Neo-Environmental Determinism and Agrarian "Collapse" in Andean Prehistory

Topics: Andes, Bolivia, Lake Titicaca Pages: 15 (4412 words) Published: April 14, 2013
University of Pennsylvania

ScholarlyCommons
Department of Anthropology Papers Department of Anthropology

9-1-1999

Neo-environmental determinism and agrarian "collapse" in Andean prehistory Clark L. Erickson
University of Pennsylvania, cerickso@sas.upenn.edu

Suggested Citation: Erickson, C.L. (1999). Neo-environmental determinism and agrarian "collapse" in Andean prehistory. Antiquity 73:634-642. © Antiquity Publications Ltd 1999 http://antiquity.ac.uk/ant/073/Ant0730634.htm This paper is posted at ScholarlyCommons. http://repository.upenn.edu/anthro_papers/12 For more information, please contact repository@pobox.upenn.edu.

ANTIQUITY
VOLUME73

NUMBER

281 SEPTEMBER 1999

Neo-environmental determinism and agrarian 'collapse' in Andean prehistory

Key-words: landscapes, drought, climate change, South America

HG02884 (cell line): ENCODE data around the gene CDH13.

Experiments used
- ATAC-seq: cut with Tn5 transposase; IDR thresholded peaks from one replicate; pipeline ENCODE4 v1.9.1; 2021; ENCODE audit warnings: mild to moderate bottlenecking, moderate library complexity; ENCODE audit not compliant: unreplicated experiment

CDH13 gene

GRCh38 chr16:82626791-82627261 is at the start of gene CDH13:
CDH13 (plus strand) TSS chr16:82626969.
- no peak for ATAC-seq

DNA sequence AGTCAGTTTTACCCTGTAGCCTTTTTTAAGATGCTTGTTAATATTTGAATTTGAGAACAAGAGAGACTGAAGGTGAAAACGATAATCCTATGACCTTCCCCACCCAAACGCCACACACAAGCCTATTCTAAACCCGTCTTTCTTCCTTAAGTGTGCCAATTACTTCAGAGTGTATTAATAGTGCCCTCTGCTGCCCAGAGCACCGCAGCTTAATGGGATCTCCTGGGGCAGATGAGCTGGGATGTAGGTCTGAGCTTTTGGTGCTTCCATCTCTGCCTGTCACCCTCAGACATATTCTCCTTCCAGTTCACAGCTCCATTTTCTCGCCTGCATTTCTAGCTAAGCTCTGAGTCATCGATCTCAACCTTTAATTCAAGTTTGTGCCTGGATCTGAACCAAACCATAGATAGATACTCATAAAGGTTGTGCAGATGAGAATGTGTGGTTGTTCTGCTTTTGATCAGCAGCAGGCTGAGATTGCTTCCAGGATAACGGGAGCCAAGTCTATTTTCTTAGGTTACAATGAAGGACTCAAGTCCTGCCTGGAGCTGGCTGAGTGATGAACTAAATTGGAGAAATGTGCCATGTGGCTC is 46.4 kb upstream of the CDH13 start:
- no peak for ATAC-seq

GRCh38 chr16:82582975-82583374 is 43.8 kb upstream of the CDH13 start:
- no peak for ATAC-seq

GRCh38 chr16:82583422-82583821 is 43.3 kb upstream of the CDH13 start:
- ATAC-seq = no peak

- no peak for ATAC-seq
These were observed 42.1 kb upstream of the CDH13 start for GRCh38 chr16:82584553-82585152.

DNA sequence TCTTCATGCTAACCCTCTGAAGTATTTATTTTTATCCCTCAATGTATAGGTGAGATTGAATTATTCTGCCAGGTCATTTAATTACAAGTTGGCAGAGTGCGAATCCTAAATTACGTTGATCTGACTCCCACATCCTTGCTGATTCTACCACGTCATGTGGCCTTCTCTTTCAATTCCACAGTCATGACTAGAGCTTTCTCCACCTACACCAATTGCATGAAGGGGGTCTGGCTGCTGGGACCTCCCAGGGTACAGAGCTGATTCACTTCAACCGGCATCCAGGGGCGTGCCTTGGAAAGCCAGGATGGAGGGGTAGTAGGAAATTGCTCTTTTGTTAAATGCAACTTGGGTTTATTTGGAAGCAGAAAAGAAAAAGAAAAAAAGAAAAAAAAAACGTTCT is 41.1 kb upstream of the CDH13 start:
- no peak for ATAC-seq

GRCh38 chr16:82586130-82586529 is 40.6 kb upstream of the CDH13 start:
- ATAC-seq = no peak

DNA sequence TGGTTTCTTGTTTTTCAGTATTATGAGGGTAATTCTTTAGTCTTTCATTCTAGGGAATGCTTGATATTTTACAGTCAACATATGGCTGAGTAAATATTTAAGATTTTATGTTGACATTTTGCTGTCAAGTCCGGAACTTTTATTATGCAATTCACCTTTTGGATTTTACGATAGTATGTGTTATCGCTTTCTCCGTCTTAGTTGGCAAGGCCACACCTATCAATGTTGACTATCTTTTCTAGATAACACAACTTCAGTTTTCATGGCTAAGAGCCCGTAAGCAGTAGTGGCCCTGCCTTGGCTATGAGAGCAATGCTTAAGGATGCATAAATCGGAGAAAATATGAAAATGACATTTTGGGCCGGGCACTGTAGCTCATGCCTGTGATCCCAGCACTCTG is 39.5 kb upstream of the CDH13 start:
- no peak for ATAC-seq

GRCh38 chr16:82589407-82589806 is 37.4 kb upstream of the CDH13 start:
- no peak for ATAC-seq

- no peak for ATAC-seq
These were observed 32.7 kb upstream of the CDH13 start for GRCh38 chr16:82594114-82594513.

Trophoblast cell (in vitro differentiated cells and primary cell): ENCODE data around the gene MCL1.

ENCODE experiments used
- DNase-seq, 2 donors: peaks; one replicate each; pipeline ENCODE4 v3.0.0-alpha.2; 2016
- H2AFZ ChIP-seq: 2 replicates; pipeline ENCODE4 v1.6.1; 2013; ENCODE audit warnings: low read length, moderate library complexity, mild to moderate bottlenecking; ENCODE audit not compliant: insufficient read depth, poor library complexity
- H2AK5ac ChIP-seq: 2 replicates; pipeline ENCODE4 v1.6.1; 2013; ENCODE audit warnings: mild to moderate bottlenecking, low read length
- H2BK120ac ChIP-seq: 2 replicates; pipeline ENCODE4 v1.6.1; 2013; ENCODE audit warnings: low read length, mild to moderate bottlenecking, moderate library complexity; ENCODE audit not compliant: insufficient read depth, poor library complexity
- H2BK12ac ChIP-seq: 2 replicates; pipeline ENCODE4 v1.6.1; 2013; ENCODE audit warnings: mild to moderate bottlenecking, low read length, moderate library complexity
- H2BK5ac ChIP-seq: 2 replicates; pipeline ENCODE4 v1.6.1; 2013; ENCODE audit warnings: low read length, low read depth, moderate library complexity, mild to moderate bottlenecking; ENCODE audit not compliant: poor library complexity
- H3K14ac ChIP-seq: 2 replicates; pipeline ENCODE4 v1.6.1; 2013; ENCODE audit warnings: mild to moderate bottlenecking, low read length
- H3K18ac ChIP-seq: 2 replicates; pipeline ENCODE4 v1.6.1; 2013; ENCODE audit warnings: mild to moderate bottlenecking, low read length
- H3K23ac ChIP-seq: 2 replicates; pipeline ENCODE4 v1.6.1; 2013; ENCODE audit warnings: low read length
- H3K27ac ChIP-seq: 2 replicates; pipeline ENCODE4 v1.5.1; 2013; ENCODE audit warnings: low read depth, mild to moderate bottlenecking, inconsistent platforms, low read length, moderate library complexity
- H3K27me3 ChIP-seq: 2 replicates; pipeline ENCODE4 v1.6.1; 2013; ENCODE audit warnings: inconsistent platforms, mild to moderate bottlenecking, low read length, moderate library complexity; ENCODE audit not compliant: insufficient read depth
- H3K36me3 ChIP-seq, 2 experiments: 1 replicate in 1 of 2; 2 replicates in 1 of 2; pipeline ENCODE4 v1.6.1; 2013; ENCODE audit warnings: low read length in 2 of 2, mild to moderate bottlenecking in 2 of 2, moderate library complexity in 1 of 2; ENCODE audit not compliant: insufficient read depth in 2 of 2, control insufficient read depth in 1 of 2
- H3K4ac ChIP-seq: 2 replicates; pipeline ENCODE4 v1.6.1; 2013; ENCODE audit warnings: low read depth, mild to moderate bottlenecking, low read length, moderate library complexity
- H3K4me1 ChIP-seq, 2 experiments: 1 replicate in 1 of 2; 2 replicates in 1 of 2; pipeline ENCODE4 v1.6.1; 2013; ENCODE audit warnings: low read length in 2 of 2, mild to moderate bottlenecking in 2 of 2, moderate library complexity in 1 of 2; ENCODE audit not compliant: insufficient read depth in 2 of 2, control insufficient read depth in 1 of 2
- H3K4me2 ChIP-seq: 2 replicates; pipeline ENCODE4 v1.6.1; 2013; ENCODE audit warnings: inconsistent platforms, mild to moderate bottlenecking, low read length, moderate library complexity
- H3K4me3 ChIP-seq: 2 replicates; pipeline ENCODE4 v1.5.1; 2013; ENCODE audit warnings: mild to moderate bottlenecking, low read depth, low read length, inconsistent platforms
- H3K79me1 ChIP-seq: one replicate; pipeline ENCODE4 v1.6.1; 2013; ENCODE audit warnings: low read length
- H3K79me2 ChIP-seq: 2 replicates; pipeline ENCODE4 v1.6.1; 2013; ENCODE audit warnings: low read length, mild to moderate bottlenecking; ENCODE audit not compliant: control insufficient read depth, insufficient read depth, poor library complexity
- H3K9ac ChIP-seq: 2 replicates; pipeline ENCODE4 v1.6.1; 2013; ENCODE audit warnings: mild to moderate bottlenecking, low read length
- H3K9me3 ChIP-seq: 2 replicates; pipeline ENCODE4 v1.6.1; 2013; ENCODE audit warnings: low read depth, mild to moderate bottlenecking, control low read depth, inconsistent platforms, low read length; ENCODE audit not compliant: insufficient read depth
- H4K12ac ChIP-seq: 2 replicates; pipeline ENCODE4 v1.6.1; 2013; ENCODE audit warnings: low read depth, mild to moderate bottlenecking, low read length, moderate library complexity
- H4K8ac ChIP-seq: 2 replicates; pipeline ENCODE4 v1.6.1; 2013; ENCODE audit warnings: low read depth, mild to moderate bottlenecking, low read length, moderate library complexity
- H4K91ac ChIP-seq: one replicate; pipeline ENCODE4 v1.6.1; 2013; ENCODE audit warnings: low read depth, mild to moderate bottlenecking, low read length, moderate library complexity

Introduction: neo-environmentalism in Andean archaeology In early anthropology, environmental determinism was used to explain race, human demography, material culture, cultural variation and cultural change. As anthropological interpretation evolved, simplistic reductionist thinking was replaced with more complex socio-cultural explanations. Despite these theoretical advances, environmental determinism continues to be invoked to explain Andean prehistory. The rise and fall of Andean civilizations are 'mapped onto' sediment cores, pollen diagrams and ice cores and somehow this 'explains' cultural change. In the extreme incarnations of neoenvironmental determinism, humans are considered passive pawns at the mercy of droughts and floods. I will evaluate a recent hypothesis proposed to explain the collapse of the Tiwanaku State and raised-field agriculture from a landscape perspective informed by a 'bottom-up approach' to Pre-Columbian farming systems, the ethnography of wetland peoples and insights from the New Ecology. The collapse hypothesis Andean archaeologists have long been infatuated with the idea that cultural change could